Fillmore East – June 1971 captures the Mothers of Invention at the peak of their second incarnation. The band had gone through changes since its formation in 1965, and as the original version fell apart, Frank Zappa put together a new, and often more chaotic, lineup in 1970. This group included Mark Volman and Howard Kaylan (aka Flo and Eddie) from the Turtles, who had recently disbanded.

Recorded live over two nights at the Fillmore East, just two months before its release in August 1971, Fillmore East – June 1971 is really more of a theatrical rock 'n' roll comedy routine than it is a straight-up concert LP. Things start off straightforward enough with "The Little House I Used to Live In" but soon dives head first into the comedic end of the pool. It's mental slapstick set to music as "The Mud Shark" tells the infamous tale involving members of Vanilla Fudge, Led Zeppelin, an enthusiastic groupie and an aquatic creature.

Later, the exaggerated doo-wop-meets-gospel-brunch rock 'n' roll of "What Kind of Girl Do You Think We Are" is both heartfelt and sarcastic.

Zappa leads the band through a mini opera of sorts throughout the album, armed with musical chops and stacks of jokes. That juxtaposition of the musically intricate and the lyrically juvenile is fully on display in "Bwana Dik": "I've got the thing you need / I am endowed beyond your wildest Clearasil-spattered fantasies," Kaylan sings over typical Zappa complexity.

"It's almost too innocent and stupid to be filthy," Kaylan told Goldmine in 2002. "I think Frank was wise, using us to do that, because we were lovable buffoons – we weren't those street creeps to be feared that he had worked with before. We're just pussycats up there, so to hear us do some of those things, it's obviously a joke. It took some of the harshness away from it, and it made even Zappa's caustic humor appear palatable -- not only to those people who knew us in the audience, but to those who didn't. ... We were still nonthreatening."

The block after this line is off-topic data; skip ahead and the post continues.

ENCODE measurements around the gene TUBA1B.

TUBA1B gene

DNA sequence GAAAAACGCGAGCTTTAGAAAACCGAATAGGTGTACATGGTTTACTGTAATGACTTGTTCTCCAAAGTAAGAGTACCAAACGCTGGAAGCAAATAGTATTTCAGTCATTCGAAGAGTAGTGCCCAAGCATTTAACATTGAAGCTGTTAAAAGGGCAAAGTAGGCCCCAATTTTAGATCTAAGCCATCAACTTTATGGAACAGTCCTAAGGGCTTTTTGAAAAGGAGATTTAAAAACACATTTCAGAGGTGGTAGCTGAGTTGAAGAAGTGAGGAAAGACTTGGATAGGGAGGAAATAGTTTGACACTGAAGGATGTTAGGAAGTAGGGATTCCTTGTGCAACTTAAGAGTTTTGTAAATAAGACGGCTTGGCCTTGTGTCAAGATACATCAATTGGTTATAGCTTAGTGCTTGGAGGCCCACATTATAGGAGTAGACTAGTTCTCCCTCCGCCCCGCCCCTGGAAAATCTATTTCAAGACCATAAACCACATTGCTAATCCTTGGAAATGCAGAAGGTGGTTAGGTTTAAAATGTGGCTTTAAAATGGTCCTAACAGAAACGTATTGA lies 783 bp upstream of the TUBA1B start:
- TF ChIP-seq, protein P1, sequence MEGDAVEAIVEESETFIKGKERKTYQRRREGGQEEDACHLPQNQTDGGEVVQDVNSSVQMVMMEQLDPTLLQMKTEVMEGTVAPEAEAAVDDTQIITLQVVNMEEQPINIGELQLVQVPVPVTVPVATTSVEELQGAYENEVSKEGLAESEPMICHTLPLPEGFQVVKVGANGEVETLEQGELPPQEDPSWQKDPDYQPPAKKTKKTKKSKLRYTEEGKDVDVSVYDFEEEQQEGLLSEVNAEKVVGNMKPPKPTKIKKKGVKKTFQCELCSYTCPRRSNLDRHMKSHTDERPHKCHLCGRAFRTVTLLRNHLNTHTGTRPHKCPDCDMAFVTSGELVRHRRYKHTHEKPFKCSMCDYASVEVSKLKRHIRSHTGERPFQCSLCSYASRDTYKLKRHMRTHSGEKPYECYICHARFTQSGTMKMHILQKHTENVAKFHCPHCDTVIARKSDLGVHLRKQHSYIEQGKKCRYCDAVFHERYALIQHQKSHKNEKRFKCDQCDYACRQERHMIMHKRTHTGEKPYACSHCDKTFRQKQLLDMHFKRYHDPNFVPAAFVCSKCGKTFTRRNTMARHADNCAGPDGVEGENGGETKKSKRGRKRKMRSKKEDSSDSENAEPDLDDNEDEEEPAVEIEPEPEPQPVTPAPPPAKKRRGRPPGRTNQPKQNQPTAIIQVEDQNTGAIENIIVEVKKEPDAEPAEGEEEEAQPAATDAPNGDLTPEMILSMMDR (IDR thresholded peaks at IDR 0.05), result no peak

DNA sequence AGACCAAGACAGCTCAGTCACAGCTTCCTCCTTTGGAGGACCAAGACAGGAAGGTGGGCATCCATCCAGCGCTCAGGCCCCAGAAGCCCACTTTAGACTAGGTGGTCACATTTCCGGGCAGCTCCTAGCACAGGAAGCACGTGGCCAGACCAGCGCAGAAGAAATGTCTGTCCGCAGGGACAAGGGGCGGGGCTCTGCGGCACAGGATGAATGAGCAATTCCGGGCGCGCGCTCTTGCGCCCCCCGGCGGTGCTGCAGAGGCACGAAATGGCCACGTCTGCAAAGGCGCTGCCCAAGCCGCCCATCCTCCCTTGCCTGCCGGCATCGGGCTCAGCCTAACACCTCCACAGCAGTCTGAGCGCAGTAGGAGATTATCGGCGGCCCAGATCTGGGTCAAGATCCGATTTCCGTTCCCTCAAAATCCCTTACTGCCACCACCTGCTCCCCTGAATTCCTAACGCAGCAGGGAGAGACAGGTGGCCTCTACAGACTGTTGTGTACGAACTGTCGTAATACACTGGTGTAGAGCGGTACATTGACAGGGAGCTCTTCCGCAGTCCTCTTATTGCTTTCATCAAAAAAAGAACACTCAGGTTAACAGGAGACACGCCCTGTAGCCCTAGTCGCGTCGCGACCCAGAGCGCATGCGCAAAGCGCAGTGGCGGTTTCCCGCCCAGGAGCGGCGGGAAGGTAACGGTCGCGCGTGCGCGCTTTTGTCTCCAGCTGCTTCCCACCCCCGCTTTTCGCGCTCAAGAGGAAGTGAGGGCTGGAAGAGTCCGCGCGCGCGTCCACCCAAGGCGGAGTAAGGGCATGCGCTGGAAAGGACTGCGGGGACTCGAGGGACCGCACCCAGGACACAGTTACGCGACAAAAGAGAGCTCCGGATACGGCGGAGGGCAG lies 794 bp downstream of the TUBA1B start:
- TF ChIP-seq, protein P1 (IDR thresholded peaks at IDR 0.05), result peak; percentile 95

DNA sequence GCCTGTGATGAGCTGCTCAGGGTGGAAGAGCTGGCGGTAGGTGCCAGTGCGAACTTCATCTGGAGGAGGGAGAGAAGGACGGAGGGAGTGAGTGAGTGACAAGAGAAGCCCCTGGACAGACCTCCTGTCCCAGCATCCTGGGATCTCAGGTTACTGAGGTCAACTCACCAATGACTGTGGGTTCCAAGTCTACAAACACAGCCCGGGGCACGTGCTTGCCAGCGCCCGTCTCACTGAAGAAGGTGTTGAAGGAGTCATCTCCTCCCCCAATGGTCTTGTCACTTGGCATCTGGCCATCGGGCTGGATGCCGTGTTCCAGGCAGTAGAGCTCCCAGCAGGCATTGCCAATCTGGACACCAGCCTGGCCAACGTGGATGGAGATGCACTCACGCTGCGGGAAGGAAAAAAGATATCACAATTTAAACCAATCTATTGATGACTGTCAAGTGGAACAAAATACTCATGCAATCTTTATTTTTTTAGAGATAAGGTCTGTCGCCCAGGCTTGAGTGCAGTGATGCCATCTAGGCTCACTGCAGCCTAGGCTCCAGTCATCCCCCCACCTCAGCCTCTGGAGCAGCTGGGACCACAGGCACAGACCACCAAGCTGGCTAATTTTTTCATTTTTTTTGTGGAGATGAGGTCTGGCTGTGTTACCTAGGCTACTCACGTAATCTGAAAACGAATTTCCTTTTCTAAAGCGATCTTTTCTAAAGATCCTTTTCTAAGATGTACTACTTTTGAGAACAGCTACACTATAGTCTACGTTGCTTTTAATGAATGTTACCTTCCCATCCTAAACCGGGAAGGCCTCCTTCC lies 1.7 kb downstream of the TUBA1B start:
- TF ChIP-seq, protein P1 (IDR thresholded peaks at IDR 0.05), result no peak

Flo and Eddie perform a piece called "Do You Like My New Car?" that pokes at contemporary pop stars as it slowly turns toward filthy groupie exploitation ("We are not groupies! Roger Daltrey never laid a hand on me!"). By song's end, general mayhem breaks out as a twisted version of the Turtles' "Happy Together."

Even though it's not part of Fillmore East – June 1971, one of the concert's encores featured a special appearance by John Lennon and Yoko Ono. That performance would later turn up as part of Lennon's Sometime in New York City album under the title "Live Jam." "We spent about four days with John, putting all the stuff together for that one night at the Fillmore," recalled Volman. "When the thing came out on John's album, Frank was very upset. John and his compadres had gone in and redone the tracks. ... They hadn't re-recorded them, but they took out the essence of those songs, vocal parts that were imperative to the music and the movements. It caused a real riff between John and Frank."

Fillmore East – June 1971 came packaged in a simple white sleeve with a handwritten title, giving it the look of a bootleg. All these years later, it remains an exciting, freewheeling and musically intriguing romp that shows off this edition of the Mothers in all their gory glory.

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